Pages 207-209 of the report, for example, contain major revelations of what were either massive intelligence failures or bad intentions. These pages say that until the committee brought up the subject in 1992, no branch of the intelligence community that dealt with analysis of satellite and lower-altitude photos had ever been informed of the distress signals US forces were trained to use in Vietnam–nor had they ever been tasked to look for such signals from possible prisoners on the ground.
In a personal briefing in 1992, high-level CIA officials told me privately that as it became more and more difficult for either government to admit that it knew from the start about the unacknowledged prisoners, those prisoners became not only useless as bargaining chips but also a risk to Hanoi’s desire to be accepted into the international community. The CIA officials said their intelligence indicated strongly that the remaining men–those who had not died from illness or hard labor or torture–were eventually executed. My own research has convinced me that it is not likely that more than a few–if any–are alive in captivity today. (That CIA briefing was conducted “off the record,” but because the evidence from my reporting since then has brought me to the same conclusion, I felt there was no longer any point in not writing about the meeting.)
For many reasons, including the absence of a constituency for the missing men other than their families and some veterans’ groups, very few Americans are aware of McCain’s role not only in keeping the subject out of public view but in denying the existence of abandoned POWs. That is because McCain has hardly been alone in this hide-the-scandal campaign. The Arizona senator has actually been following the lead of every White House since Richard Nixon’s and thus of every CIA director, Pentagon chief and National Security Adviser, among many others (including Dick Cheney, who was George H.W. Bush’s defense secretary).
An early and critical attempt by McCain to conceal evidence involved 1990 legislation called the Truth bill, which started in the House. A brief and simple document, the bill would have compelled complete transparency about prisoners and missing men. Its core sentence said that the “head of each department or agency which holds or receives any records and information, including reports, which have been correlated or possibly correlated to United States personnel listed as prisoner of war or missing in action from World War II, the Korean conflict and the Vietnam conflict, shall make available to the public all such records held or received by that department or agency.”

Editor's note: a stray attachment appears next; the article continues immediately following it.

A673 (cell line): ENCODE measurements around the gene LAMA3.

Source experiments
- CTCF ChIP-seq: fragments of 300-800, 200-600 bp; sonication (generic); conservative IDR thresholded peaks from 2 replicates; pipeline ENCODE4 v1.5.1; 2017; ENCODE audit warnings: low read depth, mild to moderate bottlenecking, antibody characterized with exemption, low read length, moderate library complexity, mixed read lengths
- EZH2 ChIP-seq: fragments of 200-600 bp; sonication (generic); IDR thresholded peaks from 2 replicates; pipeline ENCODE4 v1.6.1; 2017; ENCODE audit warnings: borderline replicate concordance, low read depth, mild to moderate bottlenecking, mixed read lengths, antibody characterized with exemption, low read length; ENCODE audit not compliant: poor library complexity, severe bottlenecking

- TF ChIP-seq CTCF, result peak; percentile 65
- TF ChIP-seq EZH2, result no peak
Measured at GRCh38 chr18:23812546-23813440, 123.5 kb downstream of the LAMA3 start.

Bitterly opposed by the Pentagon (and thus by McCain), the bill went nowhere. Reintroduced the following year, it again disappeared. But a few months later a new measure, the McCain bill, suddenly appeared. It created a bureaucratic maze from which only a fraction of the documents could emerge–only the records that revealed no POW secrets. The McCain bill became law in 1991 and remains so today.
McCain was also instrumental in amending the Missing Service Personnel Act, which was strengthened in 1995 by POW advocates to include criminal penalties against “any government official who knowingly and willfully withholds from the file of a missing person any information relating to the disappearance or whereabouts and status of a missing person.” A year later, in a closed House-Senate conference on an unrelated military bill, McCain, at the behest of the Pentagon, attached a crippling amendment to the act, stripping out its only enforcement teeth, the criminal penalties, and reducing the obligations of commanders in the field to speedily search for missing men and report the incidents to the Pentagon.
McCain argued that keeping the criminal penalties would have made it impossible for the Pentagon to find staffers willing to work on POW/MIA matters. That’s an odd argument to make. Were staffers only “willing to work” if they were allowed to conceal POW records? By eviscerating the law, McCain gave his stamp of approval to the government policy of debunking the existence of live POWs.